NEW YORK (Reuters) - Andrew Left, whose Citron Research has published critical reports on Chinese companies and profited when their shares dropped, is now making a contrarian call by going long on some.
“There is value in China,” Left told the Reuters Global Investment 2019 Outlook Summit in New York on Monday. “I would take Alibaba all day long over Amazon.”
Wall Street has more muted views on China, as investors worry about the fallout of trade disputes between the United States and China and are concerned about falling stock prices at companies including e-commerce firms Alibaba and JD.com.
“You would think China is going out of business,” Left said referring to other investors’ current views. But Left, comfortable with being on the other side of conventional wisdom and ready to speak about it publicly, said there is good reason to be bullish on some stocks.
Many stocks have fallen to such an extent that they are ready to be scooped up, he said, and trade friction between Washington and Beijing could be less negative than initially expected because demand in China is growing so rapidly that exports will matter less.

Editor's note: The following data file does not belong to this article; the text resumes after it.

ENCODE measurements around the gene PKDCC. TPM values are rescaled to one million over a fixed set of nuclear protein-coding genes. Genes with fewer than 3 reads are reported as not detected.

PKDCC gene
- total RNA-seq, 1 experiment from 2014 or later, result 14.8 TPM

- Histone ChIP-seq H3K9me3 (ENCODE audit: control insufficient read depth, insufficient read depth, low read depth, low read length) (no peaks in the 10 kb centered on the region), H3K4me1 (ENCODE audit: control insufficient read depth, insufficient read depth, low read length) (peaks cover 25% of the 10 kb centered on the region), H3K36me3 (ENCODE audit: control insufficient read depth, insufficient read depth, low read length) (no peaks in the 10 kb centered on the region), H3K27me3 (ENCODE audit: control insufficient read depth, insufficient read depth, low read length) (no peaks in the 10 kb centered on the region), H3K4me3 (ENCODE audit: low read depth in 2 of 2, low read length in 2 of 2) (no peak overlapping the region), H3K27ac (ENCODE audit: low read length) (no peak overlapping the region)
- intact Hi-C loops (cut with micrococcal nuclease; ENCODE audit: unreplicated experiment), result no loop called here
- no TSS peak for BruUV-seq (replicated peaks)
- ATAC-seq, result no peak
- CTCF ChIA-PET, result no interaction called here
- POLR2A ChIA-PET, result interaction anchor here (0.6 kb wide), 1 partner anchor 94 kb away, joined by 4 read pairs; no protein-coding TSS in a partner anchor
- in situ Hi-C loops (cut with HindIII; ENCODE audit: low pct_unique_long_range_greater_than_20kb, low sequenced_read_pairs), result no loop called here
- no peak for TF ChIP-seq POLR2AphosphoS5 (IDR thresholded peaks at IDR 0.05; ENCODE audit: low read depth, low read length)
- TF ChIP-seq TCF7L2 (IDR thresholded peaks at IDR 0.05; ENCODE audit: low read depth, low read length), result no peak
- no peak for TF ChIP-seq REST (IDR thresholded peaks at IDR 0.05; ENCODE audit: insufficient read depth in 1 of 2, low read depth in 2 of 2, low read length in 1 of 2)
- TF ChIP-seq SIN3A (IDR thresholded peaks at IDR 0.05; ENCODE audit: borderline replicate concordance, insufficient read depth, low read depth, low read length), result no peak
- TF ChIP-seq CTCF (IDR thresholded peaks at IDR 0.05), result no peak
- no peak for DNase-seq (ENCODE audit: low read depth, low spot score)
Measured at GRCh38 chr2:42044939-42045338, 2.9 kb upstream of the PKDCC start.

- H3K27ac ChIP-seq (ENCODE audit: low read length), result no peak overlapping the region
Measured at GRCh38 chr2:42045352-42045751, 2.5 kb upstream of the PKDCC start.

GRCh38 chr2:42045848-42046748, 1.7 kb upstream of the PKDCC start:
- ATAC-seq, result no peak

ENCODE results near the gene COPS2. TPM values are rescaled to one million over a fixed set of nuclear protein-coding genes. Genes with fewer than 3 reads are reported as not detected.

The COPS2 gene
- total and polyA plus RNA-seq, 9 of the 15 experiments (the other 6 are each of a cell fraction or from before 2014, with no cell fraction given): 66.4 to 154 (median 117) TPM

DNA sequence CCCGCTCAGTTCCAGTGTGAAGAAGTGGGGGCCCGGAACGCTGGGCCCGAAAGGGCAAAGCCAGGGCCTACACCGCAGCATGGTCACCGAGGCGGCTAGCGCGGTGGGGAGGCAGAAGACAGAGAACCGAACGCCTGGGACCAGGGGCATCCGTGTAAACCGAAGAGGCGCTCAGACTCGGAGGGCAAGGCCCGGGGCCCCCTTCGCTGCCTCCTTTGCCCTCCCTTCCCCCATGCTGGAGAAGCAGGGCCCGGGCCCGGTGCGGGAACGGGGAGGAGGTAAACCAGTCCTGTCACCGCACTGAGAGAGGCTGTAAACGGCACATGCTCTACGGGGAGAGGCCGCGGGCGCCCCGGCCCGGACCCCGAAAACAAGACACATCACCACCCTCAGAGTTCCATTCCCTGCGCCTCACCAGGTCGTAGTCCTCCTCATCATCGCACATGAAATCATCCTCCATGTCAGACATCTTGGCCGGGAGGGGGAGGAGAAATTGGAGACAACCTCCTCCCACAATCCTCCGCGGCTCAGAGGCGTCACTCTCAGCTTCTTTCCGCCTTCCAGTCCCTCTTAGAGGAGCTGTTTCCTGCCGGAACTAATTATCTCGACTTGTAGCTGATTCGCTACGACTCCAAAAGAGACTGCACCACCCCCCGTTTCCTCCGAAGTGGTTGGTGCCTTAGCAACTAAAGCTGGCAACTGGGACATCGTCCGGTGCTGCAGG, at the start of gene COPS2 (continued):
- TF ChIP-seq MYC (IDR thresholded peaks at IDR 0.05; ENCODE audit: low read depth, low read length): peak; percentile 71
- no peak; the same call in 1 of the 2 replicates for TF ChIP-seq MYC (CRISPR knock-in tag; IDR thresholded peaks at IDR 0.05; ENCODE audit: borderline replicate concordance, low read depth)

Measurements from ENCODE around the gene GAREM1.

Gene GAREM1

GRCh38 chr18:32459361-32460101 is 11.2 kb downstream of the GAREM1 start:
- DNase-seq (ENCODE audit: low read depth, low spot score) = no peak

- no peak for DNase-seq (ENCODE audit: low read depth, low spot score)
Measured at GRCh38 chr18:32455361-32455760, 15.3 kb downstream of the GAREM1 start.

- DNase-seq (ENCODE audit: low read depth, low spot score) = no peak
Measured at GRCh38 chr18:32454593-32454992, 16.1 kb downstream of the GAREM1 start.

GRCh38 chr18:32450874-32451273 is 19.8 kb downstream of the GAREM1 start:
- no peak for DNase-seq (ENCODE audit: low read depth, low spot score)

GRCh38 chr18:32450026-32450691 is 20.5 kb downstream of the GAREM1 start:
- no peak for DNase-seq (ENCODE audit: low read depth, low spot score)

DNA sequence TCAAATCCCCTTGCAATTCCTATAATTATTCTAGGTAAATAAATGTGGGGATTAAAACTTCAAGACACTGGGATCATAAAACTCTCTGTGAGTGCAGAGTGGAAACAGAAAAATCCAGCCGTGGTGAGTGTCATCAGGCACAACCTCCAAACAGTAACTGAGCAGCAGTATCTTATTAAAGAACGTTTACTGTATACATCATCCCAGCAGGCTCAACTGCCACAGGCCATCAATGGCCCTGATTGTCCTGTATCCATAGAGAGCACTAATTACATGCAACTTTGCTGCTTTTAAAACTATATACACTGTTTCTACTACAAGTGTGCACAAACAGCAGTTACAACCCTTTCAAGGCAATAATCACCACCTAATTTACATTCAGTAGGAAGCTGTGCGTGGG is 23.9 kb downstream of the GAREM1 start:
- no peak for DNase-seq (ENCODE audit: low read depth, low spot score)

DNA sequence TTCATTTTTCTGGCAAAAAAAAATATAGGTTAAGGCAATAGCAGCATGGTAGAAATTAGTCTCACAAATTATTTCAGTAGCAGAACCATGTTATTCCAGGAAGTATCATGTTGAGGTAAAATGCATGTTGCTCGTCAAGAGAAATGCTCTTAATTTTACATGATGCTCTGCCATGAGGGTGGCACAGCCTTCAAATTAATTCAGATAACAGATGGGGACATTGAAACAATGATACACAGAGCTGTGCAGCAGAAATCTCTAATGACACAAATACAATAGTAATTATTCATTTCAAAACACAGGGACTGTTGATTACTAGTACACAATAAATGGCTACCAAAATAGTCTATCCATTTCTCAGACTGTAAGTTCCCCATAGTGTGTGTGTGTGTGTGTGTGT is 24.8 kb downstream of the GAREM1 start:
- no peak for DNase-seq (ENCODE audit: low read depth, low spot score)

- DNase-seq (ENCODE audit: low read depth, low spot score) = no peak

Over the years investors including Jim Chanos’ Kynikos Associates, Carson Block’s Muddy Waters Research, Sahm Adrangi’s Kerrisdale Capital, and Left himself have made money by sniffing out irregularities at Chinese companies.
But the tide has turned some, Left said, and investors are more convinced about the future success of e-commerce and less willing to follow a short seller’s thesis about potential accounting fraud.
China may be one of the first places he invests clients’ money when he launches his first-ever hedge fund, Left said, two weeks after Reuters exclusively reported that he was launching one.
His fund, Citron Capital, is starting nearly two decades after some of Wall Street’s most prominent activist investors, including William Ackman, Daniel Loeb and David Einhorn, started their firms.
While these men manage billions of dollars, Left expects to raise no more than $300 million for his hedge fund. Smaller funds are often seen to be more nimble and able to generate higher returns.
Investors, he said, could benefit because he has lived through the financial crisis and more recent hot spots including the frenzy for bitcoin and cannabis stocks. Recently he made headlines by changing his mind on electric car maker Tesla, whose stock he long expected to drop.
“I’m more emotionally mature as an investor,” he said, adding he is ready to listen and change his mind.
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Reporting by Svea Herbst-Bayliss in New York; Editing by Susan Thomas